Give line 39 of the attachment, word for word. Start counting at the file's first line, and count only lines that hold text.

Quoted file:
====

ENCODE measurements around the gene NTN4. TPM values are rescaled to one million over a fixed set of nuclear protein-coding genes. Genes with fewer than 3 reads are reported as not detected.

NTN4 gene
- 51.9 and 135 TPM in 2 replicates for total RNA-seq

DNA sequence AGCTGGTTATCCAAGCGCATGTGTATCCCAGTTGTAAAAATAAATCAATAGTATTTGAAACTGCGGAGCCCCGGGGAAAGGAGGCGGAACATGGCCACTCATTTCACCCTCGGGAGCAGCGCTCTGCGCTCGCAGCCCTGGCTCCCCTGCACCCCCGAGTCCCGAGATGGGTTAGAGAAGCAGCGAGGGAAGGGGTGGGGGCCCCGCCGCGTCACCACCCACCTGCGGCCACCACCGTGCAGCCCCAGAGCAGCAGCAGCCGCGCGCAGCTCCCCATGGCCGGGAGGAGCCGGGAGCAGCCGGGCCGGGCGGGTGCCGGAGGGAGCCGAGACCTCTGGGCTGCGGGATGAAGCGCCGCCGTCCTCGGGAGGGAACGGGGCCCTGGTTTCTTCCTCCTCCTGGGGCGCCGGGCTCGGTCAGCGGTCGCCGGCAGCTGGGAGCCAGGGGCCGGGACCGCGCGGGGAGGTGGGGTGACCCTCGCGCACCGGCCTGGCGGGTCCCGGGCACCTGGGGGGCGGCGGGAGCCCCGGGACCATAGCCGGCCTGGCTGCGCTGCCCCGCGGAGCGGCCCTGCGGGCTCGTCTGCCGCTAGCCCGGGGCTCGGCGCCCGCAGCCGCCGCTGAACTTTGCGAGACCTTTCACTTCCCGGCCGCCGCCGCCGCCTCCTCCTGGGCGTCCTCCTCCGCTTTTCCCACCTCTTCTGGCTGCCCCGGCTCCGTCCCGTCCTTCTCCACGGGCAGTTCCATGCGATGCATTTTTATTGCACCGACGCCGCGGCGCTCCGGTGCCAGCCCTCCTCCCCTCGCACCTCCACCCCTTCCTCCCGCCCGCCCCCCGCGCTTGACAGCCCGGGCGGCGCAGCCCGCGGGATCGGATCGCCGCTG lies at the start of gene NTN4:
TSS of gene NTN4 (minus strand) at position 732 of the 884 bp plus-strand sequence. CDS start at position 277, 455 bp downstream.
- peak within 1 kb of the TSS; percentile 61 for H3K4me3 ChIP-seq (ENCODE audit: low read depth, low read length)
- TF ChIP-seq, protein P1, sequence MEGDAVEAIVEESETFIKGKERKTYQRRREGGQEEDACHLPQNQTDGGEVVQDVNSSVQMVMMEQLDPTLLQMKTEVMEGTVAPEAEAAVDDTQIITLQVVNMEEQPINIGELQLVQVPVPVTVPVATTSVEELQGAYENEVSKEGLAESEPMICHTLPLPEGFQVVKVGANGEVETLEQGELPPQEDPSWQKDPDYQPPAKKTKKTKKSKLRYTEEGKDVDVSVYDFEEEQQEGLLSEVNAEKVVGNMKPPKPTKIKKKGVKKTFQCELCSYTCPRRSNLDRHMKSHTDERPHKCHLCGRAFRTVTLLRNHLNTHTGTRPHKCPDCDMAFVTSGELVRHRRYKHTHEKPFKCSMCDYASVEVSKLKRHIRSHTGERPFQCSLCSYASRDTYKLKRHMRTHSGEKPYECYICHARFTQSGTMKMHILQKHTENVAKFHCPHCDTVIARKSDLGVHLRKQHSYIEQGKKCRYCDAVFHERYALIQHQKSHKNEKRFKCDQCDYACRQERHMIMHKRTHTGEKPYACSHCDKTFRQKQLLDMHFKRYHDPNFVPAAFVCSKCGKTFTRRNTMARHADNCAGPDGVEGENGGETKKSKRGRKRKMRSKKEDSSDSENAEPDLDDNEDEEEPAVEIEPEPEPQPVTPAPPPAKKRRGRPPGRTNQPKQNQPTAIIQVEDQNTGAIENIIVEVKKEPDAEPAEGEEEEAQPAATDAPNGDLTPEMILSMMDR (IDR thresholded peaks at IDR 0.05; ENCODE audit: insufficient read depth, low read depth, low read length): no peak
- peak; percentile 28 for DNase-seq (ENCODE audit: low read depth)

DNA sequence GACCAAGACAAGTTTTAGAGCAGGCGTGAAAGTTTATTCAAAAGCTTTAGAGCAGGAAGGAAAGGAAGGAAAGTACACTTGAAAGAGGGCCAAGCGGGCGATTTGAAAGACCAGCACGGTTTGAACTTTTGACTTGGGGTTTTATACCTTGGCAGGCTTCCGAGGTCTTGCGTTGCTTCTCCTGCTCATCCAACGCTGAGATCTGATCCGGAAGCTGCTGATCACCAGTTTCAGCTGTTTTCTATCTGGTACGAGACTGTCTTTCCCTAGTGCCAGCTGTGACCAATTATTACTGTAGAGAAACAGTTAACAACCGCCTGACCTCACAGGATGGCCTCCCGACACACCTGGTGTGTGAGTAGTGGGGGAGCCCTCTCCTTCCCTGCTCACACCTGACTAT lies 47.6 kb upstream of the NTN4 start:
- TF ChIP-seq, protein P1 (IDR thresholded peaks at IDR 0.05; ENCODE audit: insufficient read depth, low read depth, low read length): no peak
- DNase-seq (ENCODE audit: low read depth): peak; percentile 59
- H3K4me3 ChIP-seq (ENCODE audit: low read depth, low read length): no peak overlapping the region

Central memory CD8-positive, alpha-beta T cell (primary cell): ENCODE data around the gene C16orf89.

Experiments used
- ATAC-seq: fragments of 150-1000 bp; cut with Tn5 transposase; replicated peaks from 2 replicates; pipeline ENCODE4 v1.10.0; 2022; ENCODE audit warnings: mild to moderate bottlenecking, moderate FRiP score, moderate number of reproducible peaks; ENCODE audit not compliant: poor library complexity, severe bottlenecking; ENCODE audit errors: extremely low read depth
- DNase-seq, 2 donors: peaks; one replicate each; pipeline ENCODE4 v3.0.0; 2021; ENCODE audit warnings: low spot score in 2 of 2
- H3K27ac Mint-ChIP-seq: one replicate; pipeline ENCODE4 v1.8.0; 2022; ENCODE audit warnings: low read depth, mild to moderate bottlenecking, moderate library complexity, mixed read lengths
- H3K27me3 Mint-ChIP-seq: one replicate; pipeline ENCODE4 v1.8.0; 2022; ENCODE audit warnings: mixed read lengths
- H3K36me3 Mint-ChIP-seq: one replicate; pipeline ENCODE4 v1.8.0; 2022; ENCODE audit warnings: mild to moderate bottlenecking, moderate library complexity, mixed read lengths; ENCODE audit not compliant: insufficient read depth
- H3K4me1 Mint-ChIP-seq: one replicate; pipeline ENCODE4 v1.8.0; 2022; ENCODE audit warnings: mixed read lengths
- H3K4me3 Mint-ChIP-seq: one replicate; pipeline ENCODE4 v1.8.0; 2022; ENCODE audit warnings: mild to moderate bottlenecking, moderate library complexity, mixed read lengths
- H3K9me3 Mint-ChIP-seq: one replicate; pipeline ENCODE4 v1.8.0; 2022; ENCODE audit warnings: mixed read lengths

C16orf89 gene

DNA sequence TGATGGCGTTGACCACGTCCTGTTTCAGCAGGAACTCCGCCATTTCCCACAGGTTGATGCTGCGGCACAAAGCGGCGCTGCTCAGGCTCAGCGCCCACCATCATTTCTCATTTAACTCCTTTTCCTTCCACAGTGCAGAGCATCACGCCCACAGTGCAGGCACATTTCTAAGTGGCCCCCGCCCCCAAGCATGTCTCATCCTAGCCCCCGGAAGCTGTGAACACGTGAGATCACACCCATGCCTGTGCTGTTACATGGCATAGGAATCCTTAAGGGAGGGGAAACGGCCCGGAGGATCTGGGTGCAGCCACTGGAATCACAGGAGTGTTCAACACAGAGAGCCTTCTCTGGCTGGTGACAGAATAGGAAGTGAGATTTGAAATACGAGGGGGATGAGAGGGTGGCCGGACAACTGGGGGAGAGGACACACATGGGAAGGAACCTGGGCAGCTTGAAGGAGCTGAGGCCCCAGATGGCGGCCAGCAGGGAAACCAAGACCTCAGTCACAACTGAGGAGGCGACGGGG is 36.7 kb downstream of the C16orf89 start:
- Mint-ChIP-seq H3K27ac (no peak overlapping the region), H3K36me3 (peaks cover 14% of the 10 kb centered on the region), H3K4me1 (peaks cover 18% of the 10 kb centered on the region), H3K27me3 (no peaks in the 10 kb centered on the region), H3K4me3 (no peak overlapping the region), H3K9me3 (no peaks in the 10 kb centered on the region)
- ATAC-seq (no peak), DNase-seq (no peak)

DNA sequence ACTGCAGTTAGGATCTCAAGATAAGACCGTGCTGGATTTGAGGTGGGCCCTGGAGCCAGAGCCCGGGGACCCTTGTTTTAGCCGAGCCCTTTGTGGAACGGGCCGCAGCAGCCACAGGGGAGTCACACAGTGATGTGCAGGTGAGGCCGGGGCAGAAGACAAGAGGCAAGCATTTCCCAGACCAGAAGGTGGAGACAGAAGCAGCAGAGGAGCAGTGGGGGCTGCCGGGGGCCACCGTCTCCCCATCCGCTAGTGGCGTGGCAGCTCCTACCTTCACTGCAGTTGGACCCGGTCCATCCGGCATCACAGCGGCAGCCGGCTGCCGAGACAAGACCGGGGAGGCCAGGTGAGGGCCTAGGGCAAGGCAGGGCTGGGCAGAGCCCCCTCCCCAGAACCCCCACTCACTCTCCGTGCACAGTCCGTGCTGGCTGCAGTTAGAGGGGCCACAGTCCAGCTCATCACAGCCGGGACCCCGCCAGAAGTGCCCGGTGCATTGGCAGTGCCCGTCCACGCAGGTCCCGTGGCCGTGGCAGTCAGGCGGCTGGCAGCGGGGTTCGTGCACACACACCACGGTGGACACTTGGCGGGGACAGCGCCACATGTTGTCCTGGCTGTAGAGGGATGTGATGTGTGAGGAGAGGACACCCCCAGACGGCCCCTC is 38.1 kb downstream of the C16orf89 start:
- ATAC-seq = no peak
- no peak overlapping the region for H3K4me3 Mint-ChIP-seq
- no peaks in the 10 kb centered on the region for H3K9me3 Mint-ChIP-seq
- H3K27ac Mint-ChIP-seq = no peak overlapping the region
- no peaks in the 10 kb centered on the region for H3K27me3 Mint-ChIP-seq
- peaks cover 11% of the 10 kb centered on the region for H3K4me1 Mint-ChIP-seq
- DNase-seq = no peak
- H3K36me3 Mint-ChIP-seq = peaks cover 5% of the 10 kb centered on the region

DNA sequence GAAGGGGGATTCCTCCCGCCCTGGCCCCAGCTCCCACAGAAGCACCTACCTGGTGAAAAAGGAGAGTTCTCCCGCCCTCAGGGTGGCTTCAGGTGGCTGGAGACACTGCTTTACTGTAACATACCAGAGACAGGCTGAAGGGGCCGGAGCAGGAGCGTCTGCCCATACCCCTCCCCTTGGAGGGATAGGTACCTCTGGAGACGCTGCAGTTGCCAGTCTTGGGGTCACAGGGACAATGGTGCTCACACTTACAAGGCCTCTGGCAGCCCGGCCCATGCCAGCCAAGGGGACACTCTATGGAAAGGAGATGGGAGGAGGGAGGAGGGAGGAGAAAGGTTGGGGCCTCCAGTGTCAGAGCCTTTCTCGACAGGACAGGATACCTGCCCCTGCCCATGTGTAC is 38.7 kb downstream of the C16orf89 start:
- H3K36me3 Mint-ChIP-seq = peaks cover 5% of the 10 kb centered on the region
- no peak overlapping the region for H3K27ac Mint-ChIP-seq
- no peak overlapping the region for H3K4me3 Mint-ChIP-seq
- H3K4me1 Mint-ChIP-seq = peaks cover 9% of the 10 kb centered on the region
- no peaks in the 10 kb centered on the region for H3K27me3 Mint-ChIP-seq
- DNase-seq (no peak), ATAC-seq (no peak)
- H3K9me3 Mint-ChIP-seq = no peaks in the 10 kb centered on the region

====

- no peak overlapping the region for H3K4me3 Mint-ChIP-seq